Last Wednesday, Memphis resident Kelvin Denton was shot in the nose and throat. According to police documents, the alleged shooter Terron Taylor says that he committed the assault because Denton misrepresented hir gender.
Kelvin Denton is currently still in critical condition. Details are short at the moment, and so how Denton self-identifies with regards to gender is currently unclear; The Memphis Flyer and Helen G report that Denton is a trans woman, while the Tennessee Transgender Political Coalition says that the details of Denton’s life are still unknown and declines to speculate on hir gender identity. (For that reason, I will be using gender neutral pronouns in this post, and update later if/when Denton’s gender identity becomes known.)
No matter how Denton identifies, though, it seems clear that Taylor committed his assault based on transphobic rationale. The logic used implies that any person living under the broad umbrella term trans is misrepresenting hir gender, which buys into an exceedingly rigid gender binary system and further presents cis gender identities as more “real” and/or legitimate. Even worse, it says that a person who lives as trans is asking for violence simply by existing.
There is no excuse for this shooting. None. But it’s not a stretch to say that many will likely attempt to argue that there is. Such an argument is the basis of the trans panic defense.
Helen G notes that the shooting of Denton is at least the fifth violent attack on a trans person in Memphis since 2006. Looking at the dates of the attacks, it’s also the fourth within the past year. The other known victims — Leeneshia Edwards (December 2008), Duanna Johnson (November 2008), Ebony Whitaker (July 2008), and Tiffany Berry (February 2006) — were all women, showing that, as seems to also be the case in the attack on Denton, the violence is also heavily rooted in trans misogyny.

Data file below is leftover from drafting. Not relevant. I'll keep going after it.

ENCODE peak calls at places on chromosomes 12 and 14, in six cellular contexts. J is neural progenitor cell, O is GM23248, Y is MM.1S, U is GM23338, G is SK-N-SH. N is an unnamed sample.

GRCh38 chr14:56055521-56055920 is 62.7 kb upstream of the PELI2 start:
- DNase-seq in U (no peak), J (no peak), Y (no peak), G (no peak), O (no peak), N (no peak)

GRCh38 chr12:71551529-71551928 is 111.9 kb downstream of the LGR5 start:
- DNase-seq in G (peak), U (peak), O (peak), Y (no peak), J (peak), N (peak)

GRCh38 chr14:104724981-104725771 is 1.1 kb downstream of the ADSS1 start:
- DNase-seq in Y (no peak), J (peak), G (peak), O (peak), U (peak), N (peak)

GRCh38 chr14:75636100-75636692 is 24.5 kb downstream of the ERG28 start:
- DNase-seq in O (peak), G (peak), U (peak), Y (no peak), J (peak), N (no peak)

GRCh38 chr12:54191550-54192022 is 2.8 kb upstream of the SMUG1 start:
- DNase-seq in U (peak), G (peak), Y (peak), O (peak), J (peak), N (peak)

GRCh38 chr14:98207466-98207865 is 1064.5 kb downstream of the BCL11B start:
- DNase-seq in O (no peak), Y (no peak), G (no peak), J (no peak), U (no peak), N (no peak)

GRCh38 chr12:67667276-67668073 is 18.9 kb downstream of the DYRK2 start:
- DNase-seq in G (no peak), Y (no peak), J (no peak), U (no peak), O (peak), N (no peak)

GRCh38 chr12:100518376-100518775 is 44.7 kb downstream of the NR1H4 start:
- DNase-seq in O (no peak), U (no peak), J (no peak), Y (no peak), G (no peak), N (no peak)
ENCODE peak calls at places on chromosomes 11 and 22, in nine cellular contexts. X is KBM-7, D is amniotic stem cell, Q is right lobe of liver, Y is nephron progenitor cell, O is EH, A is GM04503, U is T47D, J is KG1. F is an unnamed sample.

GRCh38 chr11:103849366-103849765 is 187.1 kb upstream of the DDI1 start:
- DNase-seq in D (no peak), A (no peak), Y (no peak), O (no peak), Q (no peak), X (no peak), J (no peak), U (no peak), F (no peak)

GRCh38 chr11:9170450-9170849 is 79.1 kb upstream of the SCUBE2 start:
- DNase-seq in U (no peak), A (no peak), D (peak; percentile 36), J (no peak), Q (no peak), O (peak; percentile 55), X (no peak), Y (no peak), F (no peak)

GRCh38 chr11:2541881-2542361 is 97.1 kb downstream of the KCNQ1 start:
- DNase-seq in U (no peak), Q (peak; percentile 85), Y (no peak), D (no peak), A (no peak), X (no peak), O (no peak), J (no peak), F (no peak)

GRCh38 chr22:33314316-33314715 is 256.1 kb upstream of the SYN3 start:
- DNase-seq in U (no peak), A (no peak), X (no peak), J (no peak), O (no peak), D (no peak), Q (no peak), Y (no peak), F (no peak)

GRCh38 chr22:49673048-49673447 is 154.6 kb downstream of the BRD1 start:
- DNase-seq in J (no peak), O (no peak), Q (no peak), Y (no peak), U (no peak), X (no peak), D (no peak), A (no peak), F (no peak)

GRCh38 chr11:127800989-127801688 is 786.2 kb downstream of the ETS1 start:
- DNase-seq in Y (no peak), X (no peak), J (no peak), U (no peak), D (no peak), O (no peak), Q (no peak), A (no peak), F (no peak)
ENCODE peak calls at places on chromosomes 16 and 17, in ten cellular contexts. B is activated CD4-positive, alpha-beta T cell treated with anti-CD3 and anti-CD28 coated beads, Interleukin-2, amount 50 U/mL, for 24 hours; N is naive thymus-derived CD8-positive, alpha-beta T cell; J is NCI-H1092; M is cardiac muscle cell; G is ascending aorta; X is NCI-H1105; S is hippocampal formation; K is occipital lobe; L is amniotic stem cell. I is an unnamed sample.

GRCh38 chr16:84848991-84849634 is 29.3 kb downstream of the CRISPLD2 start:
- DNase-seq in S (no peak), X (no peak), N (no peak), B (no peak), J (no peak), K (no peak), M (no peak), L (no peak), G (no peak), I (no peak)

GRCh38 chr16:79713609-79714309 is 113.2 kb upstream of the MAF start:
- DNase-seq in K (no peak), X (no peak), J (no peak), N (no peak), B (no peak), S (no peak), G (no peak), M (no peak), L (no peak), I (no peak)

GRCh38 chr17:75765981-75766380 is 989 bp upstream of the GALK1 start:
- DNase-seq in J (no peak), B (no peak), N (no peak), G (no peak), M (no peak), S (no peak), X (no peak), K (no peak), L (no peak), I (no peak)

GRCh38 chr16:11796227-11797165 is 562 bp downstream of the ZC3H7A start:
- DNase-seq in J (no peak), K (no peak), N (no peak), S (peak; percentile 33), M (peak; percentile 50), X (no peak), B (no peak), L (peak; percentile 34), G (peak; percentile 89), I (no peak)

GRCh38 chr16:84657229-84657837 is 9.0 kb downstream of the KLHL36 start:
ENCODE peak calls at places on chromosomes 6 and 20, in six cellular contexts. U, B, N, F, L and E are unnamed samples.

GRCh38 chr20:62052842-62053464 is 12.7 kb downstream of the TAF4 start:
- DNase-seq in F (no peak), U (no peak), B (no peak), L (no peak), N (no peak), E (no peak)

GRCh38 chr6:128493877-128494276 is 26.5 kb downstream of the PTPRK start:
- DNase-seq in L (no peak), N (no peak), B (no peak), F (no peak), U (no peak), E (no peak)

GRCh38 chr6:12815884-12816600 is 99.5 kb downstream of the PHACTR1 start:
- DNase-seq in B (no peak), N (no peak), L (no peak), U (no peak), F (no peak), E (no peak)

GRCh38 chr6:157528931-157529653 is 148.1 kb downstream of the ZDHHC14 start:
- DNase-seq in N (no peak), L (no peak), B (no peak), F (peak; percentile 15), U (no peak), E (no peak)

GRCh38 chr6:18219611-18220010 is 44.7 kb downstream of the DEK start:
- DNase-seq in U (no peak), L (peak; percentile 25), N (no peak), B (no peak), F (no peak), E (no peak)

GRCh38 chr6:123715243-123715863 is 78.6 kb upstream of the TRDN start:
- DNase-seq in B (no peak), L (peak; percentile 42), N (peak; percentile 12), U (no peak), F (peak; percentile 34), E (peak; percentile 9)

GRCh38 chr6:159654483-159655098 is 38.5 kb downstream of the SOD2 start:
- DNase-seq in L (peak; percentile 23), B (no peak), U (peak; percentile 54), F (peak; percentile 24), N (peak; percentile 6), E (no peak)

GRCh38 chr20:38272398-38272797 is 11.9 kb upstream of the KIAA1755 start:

Monica also notes that the news of the shooting came less than a day after debates in Memphis’ Shelby County over an anti-discrimination resolution that would have protected on the basis of gender identity. The resolution was passed, but only in a watered down form. And several county commissioners stood up to argue that the resolution was unneeded, and sexual orientation and gender identity should not be protected classes. This, of course, despite all the violence. As is no big secret, bigotry holds no bounds.
There are sadly few corners on this globe where transphobia and targeted violence against transgender people are not a problem. But it also seems pretty damn clear that, for whatever reason, there is some kind of particular problem in Memphis. Time and time again organizations like the Tennessee Transgender Political Coaltion have stood up and demanded action; and time and time again, the cries have largely been ignored. As far as I can tell, most if not all of the previous violent crimes listed above remain unsolved. Political leaders have failed to enact the needed legislation that would protect transgender people in the state. And most of those outside the transgender community have remained silent.
When will the violence end? When will we demand that it ends? When will we as a society decide that the lives of transgender people matter?
My thoughts are with Kelvin Denton. I hope that sie is able to make a full recovery. And I hope that somehow people will wake up before another similarly horrific act is committed.